Live to Love volunteers targeted these areas and empowered women by creating small units for them to stitch masks, also giving them a source of income. Around 18,000 masks were distributed over this period.
“The government also sought our support to transport oxygen cylinders, concentrators, and other important medical equipment to areas that needed them. In the last three months, we have provided Ladakh with one high-flow nasal cannula. Along with this, we have developed informational videos and banners to educate the audience on COVID-19,” says Smridhi.
The Nuns are targeting the people of the Himalayan region, while their families, friends, volunteers, and fans reach areas inaccessible by road, ensuring that these people are also informed about these measures that we're supposed to take.
Kung Fu Nuns to the rescue
The Kung Fu Nuns have changed the way the world looks at Himalayan women. While they began learning Kung Fu to build strength and confidence, they now use their skills to serve others. They teach self-defence to other women, run free health clinics, are first responders for emergency animal rescue, and have removed thousands of pounds of plastic litter from Himalayan land.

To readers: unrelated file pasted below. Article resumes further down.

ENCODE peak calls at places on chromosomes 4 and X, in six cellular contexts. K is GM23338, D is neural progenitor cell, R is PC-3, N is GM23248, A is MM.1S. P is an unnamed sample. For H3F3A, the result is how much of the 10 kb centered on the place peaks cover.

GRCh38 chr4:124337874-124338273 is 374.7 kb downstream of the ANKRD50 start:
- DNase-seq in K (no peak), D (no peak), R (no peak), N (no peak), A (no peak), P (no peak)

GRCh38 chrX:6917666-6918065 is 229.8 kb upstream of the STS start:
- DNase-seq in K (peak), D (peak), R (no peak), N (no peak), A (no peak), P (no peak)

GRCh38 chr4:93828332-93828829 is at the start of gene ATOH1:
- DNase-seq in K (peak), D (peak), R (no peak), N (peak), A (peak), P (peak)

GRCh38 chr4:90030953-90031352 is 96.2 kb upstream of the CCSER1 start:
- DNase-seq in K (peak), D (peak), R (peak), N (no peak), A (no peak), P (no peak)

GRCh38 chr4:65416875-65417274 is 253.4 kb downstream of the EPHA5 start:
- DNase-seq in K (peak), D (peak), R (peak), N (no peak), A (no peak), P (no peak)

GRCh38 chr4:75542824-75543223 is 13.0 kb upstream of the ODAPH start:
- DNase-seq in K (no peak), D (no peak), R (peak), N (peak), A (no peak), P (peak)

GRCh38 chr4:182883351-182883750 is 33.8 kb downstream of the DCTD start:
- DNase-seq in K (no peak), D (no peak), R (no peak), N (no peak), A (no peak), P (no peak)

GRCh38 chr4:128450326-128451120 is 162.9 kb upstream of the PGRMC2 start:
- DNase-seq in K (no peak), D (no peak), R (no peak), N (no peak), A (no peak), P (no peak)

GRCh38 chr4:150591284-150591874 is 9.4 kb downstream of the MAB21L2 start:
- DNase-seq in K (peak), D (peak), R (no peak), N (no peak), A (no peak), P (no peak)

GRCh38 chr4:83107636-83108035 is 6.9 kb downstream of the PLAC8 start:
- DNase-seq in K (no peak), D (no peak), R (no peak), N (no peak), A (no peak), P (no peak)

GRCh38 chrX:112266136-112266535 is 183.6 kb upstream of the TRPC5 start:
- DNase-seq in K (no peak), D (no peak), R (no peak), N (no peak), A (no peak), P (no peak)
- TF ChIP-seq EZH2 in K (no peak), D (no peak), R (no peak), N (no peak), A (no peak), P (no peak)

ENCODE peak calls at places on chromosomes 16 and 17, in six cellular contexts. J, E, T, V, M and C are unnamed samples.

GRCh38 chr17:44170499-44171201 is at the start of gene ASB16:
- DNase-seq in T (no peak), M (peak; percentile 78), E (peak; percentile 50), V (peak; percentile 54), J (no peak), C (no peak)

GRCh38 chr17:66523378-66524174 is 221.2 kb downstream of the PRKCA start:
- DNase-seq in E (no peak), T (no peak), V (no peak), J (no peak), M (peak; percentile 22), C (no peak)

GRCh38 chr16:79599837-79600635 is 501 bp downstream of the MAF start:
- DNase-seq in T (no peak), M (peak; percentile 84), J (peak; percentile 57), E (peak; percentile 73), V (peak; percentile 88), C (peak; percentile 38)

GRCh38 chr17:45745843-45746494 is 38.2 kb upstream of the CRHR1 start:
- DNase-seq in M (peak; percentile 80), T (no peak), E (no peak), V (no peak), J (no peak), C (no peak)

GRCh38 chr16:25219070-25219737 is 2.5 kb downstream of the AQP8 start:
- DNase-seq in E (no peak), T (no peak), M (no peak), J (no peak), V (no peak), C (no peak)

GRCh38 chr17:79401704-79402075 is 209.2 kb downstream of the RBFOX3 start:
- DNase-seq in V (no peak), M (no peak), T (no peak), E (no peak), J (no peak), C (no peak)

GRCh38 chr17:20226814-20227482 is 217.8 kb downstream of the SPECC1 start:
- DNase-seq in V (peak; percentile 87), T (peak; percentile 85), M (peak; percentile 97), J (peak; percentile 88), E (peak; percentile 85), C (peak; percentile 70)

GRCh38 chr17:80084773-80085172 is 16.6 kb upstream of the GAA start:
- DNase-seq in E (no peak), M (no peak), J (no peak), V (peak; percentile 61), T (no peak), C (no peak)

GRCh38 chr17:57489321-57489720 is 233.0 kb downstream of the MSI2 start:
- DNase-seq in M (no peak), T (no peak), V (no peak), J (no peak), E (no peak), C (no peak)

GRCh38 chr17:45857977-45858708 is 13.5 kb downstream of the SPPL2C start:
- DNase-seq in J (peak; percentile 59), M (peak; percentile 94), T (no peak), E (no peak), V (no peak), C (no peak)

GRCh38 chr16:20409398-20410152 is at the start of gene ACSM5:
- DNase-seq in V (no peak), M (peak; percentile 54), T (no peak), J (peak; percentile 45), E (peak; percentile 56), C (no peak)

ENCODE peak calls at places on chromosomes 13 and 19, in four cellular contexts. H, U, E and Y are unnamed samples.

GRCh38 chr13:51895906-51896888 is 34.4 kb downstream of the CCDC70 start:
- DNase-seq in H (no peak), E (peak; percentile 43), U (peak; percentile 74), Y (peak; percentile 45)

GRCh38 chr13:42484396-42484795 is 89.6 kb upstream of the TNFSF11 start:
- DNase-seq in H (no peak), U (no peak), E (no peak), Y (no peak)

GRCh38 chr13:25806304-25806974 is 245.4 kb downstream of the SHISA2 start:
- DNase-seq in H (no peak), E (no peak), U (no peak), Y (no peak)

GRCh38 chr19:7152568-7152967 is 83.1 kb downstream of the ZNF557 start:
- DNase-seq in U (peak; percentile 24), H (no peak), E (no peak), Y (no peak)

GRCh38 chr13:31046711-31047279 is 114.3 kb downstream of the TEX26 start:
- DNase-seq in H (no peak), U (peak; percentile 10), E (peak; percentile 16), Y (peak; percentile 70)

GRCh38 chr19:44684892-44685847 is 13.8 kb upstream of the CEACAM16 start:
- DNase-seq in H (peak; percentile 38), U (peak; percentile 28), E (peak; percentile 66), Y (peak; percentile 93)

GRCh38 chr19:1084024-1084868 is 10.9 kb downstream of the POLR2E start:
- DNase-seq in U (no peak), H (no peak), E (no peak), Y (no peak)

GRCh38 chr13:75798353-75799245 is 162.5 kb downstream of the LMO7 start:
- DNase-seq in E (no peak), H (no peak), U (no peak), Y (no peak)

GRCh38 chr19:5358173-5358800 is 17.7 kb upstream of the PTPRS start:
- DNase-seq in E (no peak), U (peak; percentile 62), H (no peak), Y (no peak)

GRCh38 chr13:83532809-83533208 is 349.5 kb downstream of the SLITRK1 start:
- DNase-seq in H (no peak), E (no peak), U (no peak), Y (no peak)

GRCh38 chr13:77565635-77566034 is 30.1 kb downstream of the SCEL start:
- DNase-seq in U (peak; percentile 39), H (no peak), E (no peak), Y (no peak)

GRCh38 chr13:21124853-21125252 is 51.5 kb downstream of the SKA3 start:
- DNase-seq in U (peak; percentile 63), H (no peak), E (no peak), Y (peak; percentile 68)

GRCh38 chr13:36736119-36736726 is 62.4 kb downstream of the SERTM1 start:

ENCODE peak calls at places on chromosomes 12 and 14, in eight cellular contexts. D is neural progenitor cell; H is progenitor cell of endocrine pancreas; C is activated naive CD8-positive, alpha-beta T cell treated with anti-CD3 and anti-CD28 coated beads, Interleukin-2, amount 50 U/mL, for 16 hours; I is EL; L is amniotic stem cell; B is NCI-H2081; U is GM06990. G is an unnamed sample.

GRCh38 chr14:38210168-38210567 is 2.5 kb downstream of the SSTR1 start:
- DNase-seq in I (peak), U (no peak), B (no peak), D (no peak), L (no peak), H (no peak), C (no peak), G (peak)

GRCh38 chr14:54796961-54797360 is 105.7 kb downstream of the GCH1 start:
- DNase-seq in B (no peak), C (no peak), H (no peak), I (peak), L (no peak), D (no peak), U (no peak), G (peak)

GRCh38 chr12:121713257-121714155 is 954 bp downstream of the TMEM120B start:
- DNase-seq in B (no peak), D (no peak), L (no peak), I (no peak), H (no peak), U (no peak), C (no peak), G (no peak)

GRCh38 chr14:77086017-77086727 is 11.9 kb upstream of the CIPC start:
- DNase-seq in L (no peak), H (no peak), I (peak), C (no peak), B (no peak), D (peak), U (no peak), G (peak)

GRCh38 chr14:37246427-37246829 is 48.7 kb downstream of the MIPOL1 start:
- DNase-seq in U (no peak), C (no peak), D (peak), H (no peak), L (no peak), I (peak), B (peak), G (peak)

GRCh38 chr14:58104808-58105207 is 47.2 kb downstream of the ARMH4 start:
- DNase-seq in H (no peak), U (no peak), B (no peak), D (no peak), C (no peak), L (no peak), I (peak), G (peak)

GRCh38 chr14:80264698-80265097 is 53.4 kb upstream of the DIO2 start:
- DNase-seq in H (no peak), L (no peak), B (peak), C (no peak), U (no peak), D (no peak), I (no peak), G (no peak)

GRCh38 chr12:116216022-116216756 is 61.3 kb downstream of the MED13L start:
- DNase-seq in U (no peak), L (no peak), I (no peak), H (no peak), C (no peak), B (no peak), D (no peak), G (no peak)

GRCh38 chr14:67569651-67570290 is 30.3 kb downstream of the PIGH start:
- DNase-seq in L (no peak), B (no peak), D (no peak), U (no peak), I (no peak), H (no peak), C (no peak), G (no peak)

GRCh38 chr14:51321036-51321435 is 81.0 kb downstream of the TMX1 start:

In partnership with other organisations, they have also been advocating green solutions for menstrual hygiene by distributing biodegradable, reusable sanitary pads, and educating communities about better menstrual health practices, alongside self-defence training.
Jigme Konchok, a senior Kung Fu Nun, tells HerStory, “The pandemic taught us many things. It taught us that gender inequality leads to more suffering — and even higher rates of death — for women. It taught us that as women, we have to take charge of our own health and safety. And if we are to survive, we all have to take care of one another.”
She believes that every woman and every girl should know that “nobody gives you power – you already have that power, you just have to realise it”.
The Kung Fu Nuns while carrying out the food distribution and medical drives noticed that women were key when it came to taking care of their families.
“We noticed that they take care of food and hygiene of the family, and insist on regular handwashing, etc. This enabled us to make them community leaders who ensured that the spread of COVID-19 was reduced. They also ensured that food was distributed equitably,” elaborates Simran.
While a number of Nuns are stuck in Nepal owing to the lockdown in the country, they are ensuring that their families in Ladakh and Lahaul-Spiti are stepping in to help communities through different initiatives.
“Being in regular touch with the locals helps them to identify on-ground partners and ensure medical attention, food, and other essentials reach where they are needed the most,” she adds.
Yeshe Lhamo, a Kung Fu nun who handles Live to Love activities in Nepal, puts it succinctly, “Feminism isn’t about making women strong. Women are already strong. It’s about changing the way the world sees and treats women.”